Containers Sold November 2018 to October 2019 = 2.4 BILLION
Claimed Recycling Rate 11/2018 to 10/2019 = 62% *1
Calculated Recycling Rate 11/2018 to 10/2019 = 41.6% *2
Claimed Recycling Numbers 11/2018 to 10/2019 = 1 BILLION
*1 Thanks a billion: Container scheme transforms Queensland recycling
*2 1/2.4 = 41.6%
[The TEC survey claims a 33% recycling rate, this is assumed to be based on the 3 Billion container figure so I have not included it above but it shows how far the Queensland Government supplied figures are from the truth.]
Low to Mid 30s Claims
In 2017-18, the figure improved to 45 per cent.
Now, after the first 12 months of the state government-backed cash for containers scheme, the rate is 62 per cent.
Containers for Change spokesman Adam Nicholson said COEX – the company that runs the scheme – calculated Queensland’s recycling rate after the billion cans were recycled since November 2018.
“We were the worst-littered state and we were down in the low to mid 30s for our recycling rate,” Mr Nicholson said.Thanks a billion: Container scheme transforms Queensland recycling | 1st of November 2019
44% and 3 Billion Containers
The main page of the Container Exchange and Containers for Change Website states the 44% figure for the year before they started operation along with the 3 Billion containers per year.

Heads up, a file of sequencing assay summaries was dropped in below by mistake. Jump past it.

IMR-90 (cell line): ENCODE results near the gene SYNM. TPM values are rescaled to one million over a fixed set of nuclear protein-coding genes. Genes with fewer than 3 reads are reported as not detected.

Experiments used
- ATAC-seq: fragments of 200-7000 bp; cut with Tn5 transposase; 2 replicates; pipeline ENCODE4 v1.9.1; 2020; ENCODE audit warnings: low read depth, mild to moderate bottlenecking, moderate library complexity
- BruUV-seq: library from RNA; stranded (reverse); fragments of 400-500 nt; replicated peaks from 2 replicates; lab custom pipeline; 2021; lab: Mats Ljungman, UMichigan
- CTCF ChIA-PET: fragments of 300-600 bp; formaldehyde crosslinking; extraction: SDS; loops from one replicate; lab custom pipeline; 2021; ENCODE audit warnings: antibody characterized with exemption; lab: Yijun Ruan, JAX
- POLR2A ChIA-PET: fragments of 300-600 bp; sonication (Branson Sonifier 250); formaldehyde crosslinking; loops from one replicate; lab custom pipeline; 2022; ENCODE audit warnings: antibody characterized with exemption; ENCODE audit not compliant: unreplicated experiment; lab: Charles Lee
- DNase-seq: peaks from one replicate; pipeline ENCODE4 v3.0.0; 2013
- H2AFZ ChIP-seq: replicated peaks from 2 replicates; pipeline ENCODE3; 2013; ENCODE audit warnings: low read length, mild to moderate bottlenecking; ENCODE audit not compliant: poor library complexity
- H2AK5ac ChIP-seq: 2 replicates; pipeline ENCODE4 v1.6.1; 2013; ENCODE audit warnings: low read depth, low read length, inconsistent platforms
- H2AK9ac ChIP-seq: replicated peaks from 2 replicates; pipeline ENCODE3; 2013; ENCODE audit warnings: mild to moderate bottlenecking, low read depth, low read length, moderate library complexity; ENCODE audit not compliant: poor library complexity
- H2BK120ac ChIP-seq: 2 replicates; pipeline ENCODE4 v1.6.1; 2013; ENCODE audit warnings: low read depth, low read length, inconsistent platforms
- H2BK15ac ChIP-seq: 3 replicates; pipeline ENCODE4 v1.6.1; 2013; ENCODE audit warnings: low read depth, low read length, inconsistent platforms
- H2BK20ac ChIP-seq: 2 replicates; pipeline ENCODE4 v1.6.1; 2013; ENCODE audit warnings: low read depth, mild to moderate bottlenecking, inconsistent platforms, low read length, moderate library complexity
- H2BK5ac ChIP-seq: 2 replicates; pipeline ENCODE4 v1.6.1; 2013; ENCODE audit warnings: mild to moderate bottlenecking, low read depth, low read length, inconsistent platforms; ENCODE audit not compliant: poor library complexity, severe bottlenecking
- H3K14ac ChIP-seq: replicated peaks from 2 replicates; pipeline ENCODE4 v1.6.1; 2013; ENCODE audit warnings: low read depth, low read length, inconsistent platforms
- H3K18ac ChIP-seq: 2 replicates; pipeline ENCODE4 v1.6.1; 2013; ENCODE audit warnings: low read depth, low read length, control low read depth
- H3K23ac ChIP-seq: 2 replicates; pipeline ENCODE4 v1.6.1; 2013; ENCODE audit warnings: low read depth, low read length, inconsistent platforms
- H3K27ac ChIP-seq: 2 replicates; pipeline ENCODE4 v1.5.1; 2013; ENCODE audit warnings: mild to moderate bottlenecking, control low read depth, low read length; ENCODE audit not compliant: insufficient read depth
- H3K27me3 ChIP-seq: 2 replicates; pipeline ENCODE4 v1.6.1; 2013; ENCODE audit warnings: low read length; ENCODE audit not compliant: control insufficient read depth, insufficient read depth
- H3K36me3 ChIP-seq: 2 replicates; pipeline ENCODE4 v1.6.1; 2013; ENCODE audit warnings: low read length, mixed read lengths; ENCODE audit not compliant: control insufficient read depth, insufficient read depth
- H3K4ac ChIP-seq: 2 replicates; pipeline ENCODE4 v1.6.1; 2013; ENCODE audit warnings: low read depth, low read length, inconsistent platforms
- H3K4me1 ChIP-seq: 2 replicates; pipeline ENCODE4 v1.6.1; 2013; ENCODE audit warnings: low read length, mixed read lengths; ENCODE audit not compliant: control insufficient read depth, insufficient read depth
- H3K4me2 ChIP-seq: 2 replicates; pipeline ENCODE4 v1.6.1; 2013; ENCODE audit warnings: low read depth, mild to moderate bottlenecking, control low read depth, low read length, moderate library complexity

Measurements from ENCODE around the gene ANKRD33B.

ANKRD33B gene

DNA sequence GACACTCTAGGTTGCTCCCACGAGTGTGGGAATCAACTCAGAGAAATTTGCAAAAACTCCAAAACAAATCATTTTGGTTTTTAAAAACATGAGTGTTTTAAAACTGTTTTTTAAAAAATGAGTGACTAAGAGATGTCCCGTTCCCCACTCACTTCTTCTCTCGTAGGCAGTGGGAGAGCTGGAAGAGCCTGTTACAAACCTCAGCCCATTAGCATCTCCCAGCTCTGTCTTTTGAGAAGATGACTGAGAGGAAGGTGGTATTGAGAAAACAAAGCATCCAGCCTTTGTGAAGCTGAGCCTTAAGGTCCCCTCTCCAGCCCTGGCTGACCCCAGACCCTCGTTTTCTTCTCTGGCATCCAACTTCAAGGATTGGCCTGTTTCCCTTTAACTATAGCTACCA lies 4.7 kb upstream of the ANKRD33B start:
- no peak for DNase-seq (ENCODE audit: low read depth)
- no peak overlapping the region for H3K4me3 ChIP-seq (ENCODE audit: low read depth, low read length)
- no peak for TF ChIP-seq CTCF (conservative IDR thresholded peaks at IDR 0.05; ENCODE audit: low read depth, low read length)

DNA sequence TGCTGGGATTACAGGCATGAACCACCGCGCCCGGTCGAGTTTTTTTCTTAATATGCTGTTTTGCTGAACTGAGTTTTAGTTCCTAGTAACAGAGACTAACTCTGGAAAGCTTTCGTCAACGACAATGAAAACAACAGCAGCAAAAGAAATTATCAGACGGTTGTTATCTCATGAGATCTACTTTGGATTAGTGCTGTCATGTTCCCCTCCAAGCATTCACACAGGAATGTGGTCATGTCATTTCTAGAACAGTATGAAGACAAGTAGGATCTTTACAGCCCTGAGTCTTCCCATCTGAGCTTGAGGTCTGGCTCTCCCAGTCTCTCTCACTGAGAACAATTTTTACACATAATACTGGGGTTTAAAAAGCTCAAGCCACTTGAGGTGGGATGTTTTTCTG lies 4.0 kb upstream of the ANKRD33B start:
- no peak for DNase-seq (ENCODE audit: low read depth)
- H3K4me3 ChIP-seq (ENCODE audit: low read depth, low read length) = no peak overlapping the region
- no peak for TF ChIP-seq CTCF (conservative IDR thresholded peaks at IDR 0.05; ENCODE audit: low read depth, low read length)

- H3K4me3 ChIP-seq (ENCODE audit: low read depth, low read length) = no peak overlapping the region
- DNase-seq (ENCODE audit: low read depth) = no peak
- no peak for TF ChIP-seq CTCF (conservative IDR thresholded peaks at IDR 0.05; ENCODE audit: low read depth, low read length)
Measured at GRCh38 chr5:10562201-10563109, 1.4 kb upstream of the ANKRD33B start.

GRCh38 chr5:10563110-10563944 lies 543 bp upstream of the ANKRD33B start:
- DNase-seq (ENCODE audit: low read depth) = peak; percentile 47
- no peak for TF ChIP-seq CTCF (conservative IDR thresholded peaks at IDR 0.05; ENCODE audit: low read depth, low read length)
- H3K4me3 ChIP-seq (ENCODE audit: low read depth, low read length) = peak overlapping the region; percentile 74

In recent years, Queensland has had one of the lowest recycling rates in Australia at around 44%. Each year, around 3 billion drink containers are generated in Queensland alone and are the second most littered item.11th of April 2020 | Container Exchange Main Page
$25 Million to Charity Organisations
Steven Miles the Minister responsible at the time included a claim in a media statement on the 22nd of July 2016 that $25 million could be made by community organisations each year. In the 8 months from November 2018 to June 2019 a total of $863,897 was paid to Charities and Community Groups [page 8 – Financial Report].